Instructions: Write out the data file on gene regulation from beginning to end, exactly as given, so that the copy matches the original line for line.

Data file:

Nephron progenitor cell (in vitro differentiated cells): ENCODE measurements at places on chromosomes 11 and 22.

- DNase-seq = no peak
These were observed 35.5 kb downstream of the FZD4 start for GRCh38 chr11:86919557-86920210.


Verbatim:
Nephron progenitor cell (in vitro differentiated cells): ENCODE measurements at places on chromosomes 11 and 22.

- DNase-seq = no peak
These were observed 35.5 kb downstream of the FZD4 start for GRCh38 chr11:86919557-86920210.